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Columns

  • Vote yes to Sunday alcohol sales

    On Nov. 6, you can change Lancaster County by saying yes to more business, yes to more jobs and yes to a better quality of life for all Lancaster residents. A referendum to allow restaurants to serve alcoholic beverages on Sunday will be on the Nov. 6 general election ballot. This effort is being organized by the Citizens and Business for Lancaster County committee.
    This month, you will notice campaign signs around the county, which will simply say “Vote Yes – Citizens & Business for Lancaster County.” A yes vote can help Lancaster County in many ways:

  • As news disseminators, we newspapers still do deliver

    As a teenager in Pennsylvania, I delivered The Morning Call and The Evening Chronicle to customers in a suburb of Allentown. On rainy days, I’d try to make sure the paper stayed dry inside the screen door. Now, I get The State and the New York Times delivered to my driveway in plastic bags, though the Times delivery is erratic. I can, of course, also read the Times on my iPhone, iPad and desktop computer.
    As disseminators of news, we still deliver. True, some choose to call us “content providers,” as though news were an anachronistic four-letter word.

  • ‘Great tie debate’ of 2012 rages on

    Heeding Proverbs 17:28, I’ve been keeping my thoughts to myself about the upcoming presidential race.
    The notion that “Even fools are thought wise if they keep silent, and discerning if they hold their tongues,” is pretty sound advice.
    But I’ve finally had enough. No, it’s not soliciting phone calls, mass mailings, polls or a daily bombardment of e-mails that have me at the breaking point.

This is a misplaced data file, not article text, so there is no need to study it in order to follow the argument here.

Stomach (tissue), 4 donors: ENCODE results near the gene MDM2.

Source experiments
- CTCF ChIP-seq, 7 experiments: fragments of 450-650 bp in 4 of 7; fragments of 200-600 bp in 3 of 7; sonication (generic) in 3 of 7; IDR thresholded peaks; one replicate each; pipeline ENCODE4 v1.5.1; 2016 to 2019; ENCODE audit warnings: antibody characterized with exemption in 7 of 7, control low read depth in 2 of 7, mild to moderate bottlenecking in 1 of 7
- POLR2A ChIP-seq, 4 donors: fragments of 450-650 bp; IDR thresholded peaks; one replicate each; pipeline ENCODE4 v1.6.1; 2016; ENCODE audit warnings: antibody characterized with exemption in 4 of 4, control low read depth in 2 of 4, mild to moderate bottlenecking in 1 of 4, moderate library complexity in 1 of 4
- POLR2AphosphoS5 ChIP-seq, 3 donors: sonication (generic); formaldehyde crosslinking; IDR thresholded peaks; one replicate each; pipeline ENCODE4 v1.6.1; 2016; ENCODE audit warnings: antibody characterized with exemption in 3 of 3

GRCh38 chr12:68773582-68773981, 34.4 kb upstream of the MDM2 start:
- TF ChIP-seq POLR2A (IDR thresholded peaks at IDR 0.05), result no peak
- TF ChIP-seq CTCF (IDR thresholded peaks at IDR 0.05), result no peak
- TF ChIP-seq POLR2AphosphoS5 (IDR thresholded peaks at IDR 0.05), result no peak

• Driving force

    I am a teenager. I stay up too late; I wake up too late. I get emotional. I don’t want my parents circling me like hawks, and I definitely don’t want them to try to tell me what to do, especially behind the wheel. However, now that students are back into the school routine, it’s time for everyone to pay attention to teen safety on the road.

  • Ethics Cojones 101 – the people, politicians, press

    Our state is on the front end of what should be a huge fight about ethics reform.
    To say this fight is important to the future of our state is like saying an oasis is important to a man in the desert. Our duty, as citizens with a huge stake in the outcome of this contest, will be to ensure that the reform we wind up with this time isn’t just another political mirage. And that’s going to take what one well-respected South Carolinian recently called cojones.

  • On the Ballot

    Following are the contested races in the Nov. 6, 2012, general election
    Lancaster County Sheriff
    u Barry Faile (D-i)
    u Scott Case (R)
    Lancaster City Council
    (non-partisan)
    * District 3
    u Linda
         Blackmon-Brace (i)
    u Jackie Harris
    * District 4
    u Tamara Green
        Garris (i)
    u Jean S. Cureton
    Lancaster County Council
    * District 5
    u Kathy Sistare (D-i)
    u Steve Harper (R)
    Statehouse

  • Voting not only a right; it’s your duty as a citizen

    In a matter of weeks, voters have to make some important choices. Who will lead our nation? Who will represent us in Congress? Who will be our new state legislator?
    Locally, voters will choose a sheriff, a County Council member and two City Council members.

  • New law compromises health care for everyone

    For the past 20 years, I have worked in the health-care field in one capacity or another, including the insurance side, the managed care side, the provider side and now the financial side. I have an inside idea how the new law will impact physicians, hospitals and patients.
    The law will require states to basically accept everyone under the Medicaid program. On the surface, I think we can all agree that sounds great – everyone is covered and no one is without insurance.

  • Why roads are crumbling and what can be done

    South Carolina used to be known as the “good roads state.” That’s no longer so. Most people recognize this, but perhaps not the reasons why.

  • Program helps seniors living in long-term facilities

    A few months ago, a bank contacted a local area agency on aging to speak to an ombudsman regarding a customer’s overdrawn checking account. After looking into the situation, it soon became evident that a staff member from a long-term care facility had befriended a resident who had vision and hearing difficulties.